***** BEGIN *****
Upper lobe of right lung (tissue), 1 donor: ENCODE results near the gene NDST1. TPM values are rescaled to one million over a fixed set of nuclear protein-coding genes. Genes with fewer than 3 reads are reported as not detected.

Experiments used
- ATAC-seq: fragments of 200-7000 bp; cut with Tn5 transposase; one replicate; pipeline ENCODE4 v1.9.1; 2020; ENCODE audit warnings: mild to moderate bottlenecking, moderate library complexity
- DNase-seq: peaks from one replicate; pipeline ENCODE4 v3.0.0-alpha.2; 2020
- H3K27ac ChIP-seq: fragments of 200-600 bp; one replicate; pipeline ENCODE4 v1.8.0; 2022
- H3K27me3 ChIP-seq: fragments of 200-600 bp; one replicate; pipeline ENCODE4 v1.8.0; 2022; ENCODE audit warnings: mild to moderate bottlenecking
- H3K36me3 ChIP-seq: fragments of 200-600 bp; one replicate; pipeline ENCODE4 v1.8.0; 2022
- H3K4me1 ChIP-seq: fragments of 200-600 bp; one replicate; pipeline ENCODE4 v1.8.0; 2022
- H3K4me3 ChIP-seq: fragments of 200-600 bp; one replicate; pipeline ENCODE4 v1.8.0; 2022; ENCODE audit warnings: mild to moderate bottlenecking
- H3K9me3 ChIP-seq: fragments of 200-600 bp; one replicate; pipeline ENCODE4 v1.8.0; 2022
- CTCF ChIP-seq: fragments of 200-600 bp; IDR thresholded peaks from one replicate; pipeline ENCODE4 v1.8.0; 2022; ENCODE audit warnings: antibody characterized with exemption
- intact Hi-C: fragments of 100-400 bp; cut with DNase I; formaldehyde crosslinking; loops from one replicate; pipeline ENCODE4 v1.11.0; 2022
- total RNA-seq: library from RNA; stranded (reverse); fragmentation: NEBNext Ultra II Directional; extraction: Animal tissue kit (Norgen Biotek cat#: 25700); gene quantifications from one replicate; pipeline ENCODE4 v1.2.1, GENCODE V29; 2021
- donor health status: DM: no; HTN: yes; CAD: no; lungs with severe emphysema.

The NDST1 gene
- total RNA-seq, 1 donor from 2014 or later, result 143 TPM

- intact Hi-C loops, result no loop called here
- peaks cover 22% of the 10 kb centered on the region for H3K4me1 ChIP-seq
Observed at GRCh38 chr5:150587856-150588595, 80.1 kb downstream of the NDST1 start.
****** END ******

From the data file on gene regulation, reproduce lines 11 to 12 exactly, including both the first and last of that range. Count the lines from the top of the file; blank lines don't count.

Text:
- CTCF ChIP-seq: fragments of 200-600 bp; IDR thresholded peaks from one replicate; pipeline ENCODE4 v1.8.0; 2022; ENCODE audit warnings: antibody characterized with exemption
- intact Hi-C: fragments of 100-400 bp; cut with DNase I; formaldehyde crosslinking; loops from one replicate; pipeline ENCODE4 v1.11.0; 2022